There’s a star man, living in the sky
At times I just love living in the 21st century.
Last week I listened to the coolest radio interview ever – Chris Evans talking to astronaut Major Tim Peake, live from the International Space Station. That’s live from actual space. Space – the final frontier and all that. With only a two second delay on the phone. I struggle to get a decent phone signal in my dining room.
Peake is really making the most of his six-month stint in the ISS and it’s great to see how everyone has embraced it, especially the schools. My two are always coming home with news about what they saw Major Tim was up to today and sat transfixed at the broadcast of the live launch. We’ve also followed the details of when the ISS will be passing overhead and gone out and waved at it – yes, even me!
I’m aware that my inner geek is in danger of being outed with all this, but, nonetheless, it remains testament to what can be done if you have the imagination and the vision and, of course, the budget.
So why, when we can have a phone conversation with a spaceman over breakfast, can we not manage to adequately heat the homes of our most vulnerable citizens?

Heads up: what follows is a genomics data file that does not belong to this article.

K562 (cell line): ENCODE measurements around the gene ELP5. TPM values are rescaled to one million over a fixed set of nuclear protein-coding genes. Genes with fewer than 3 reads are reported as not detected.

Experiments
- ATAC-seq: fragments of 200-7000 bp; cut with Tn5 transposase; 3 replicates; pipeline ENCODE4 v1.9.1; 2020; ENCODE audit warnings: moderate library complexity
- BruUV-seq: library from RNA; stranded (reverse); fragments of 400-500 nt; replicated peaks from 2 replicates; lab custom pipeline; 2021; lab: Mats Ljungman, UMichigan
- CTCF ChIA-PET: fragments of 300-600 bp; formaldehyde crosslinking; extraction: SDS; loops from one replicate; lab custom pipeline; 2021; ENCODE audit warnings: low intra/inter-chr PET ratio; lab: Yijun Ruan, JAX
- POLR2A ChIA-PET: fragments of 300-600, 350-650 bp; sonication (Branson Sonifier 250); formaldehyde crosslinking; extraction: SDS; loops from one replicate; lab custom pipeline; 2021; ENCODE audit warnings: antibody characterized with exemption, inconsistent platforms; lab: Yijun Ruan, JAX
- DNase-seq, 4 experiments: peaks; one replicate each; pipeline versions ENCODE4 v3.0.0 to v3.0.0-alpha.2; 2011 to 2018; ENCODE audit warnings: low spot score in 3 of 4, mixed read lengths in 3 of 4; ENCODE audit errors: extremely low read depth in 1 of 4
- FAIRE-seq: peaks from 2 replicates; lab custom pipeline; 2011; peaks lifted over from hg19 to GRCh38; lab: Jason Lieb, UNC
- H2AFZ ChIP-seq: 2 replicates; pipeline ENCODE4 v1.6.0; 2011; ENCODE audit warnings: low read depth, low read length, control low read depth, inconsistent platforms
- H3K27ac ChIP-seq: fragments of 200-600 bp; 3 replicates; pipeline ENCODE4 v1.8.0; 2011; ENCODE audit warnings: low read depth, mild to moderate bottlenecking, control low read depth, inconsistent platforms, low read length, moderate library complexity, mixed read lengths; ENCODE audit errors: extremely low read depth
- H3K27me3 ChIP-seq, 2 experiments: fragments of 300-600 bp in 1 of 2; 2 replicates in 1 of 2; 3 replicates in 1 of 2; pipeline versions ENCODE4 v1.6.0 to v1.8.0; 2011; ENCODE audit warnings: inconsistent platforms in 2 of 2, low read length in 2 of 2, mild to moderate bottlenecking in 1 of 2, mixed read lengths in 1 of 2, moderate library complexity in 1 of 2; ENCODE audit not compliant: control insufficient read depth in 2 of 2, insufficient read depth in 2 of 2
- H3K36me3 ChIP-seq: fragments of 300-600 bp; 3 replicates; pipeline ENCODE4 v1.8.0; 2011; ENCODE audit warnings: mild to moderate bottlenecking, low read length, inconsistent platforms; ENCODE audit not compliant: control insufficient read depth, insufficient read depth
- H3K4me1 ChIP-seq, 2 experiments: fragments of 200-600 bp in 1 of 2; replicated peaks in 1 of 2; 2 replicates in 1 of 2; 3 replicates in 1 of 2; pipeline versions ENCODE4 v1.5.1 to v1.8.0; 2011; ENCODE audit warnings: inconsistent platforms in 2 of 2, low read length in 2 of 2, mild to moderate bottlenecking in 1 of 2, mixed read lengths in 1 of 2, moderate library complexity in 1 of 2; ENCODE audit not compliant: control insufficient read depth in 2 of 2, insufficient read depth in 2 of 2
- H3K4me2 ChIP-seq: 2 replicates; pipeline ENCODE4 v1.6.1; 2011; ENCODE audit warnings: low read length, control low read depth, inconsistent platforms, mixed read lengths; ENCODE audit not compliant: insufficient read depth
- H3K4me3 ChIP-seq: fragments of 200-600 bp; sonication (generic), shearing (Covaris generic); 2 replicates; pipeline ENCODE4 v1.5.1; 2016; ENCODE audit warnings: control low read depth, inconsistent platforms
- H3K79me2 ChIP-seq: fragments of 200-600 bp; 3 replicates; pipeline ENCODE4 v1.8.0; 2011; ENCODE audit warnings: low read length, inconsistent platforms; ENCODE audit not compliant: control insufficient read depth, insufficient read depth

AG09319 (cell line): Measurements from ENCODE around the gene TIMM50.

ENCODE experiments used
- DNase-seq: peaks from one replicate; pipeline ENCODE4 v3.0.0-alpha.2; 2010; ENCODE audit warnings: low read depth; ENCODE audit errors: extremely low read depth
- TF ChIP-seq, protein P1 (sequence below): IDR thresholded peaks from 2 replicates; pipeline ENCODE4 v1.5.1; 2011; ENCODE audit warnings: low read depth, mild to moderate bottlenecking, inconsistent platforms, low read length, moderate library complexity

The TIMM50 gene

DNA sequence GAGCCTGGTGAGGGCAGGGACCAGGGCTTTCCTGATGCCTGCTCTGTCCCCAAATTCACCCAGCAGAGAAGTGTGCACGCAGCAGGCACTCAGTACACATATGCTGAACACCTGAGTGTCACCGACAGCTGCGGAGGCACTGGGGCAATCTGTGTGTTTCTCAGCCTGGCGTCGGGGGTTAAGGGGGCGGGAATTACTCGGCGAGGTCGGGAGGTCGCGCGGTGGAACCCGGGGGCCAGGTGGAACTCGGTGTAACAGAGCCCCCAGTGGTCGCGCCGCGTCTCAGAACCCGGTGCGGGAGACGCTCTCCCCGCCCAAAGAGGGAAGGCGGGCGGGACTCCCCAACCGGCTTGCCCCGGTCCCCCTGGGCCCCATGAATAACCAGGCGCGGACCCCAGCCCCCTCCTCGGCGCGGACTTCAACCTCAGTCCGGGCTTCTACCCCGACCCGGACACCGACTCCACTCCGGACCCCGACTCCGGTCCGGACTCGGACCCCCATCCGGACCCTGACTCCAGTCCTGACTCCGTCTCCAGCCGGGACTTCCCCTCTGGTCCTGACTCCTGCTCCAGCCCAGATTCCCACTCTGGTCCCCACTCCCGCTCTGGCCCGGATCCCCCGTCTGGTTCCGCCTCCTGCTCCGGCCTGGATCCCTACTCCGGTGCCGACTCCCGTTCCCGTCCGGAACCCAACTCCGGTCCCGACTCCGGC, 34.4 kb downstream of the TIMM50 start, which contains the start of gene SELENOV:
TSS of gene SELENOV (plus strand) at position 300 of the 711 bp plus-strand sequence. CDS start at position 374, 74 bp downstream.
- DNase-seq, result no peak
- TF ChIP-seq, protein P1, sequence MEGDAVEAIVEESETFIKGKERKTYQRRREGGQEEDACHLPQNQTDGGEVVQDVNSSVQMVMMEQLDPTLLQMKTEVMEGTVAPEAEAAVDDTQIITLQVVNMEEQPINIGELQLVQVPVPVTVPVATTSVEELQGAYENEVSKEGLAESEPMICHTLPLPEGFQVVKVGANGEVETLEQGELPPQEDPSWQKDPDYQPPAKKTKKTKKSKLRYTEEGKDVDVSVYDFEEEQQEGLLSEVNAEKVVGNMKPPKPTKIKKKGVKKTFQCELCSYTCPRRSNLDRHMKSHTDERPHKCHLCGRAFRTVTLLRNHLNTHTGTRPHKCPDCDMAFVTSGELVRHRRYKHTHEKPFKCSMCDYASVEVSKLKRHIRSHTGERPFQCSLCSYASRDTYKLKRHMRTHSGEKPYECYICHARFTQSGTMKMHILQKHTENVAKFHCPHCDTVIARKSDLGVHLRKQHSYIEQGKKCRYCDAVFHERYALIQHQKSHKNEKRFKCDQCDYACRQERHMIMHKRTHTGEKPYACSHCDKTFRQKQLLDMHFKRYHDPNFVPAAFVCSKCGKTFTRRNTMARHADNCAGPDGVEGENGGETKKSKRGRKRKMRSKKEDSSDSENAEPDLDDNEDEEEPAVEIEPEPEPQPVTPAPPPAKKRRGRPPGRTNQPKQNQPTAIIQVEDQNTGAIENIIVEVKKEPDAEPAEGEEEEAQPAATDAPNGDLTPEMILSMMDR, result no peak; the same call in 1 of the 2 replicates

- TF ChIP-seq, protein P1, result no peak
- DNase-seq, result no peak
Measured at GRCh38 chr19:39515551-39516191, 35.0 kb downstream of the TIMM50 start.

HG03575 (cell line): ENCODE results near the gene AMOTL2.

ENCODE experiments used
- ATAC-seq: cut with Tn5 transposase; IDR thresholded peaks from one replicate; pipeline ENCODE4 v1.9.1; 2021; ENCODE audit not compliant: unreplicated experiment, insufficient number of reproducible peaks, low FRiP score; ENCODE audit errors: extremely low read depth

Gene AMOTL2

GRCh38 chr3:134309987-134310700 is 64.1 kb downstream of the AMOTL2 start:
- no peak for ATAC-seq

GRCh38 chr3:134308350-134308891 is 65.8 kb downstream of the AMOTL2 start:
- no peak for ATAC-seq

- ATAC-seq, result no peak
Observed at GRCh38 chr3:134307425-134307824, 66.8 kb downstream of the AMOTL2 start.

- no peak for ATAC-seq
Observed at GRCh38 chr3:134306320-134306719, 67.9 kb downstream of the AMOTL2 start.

Last week (Feb 1-5) was Cold Homes Week, a campaign by AgeUK to highlight fuel poverty and excess winter deaths. The charity says that one older person dies every seven minutes from the cold weather and that many of these deaths could be prevented if everyone lived in warm home.
Age UK is calling on the Government to reform its energy efficiency programmes to enable all older people to live in a warm home, arguing, not unreasonably that the so-called flagship energy efficiency programmes, ECO and the Green Deal didn’t go nearly far enough to help older people keep warm in their homes.
Age UK is calling for the Government to:
Now, that call has been echoed by the right-leaning think-tank Policy Exchange. PX argues that improving home efficiency creates many jobs; combats fuel poverty; reduces air pollution; minimises carbon emissions; cuts fuel imports; benefits the balance of payments; and reduces the need to build new power stations. “It’s pretty much a no-brainer,” Richard Howard of PX told the BBC.
The government is quite happy to consult on multi-billion pound plans for roads, rail, flood defences and energy, but doesn’t seem to see that making homes more efficient in the way they use energy is as important a part of infrastructure as how it is exaggerated.
We can put a man in space, but we can’t help keep pensioners warm in their own homes? Not exactly an accolade to be proud of.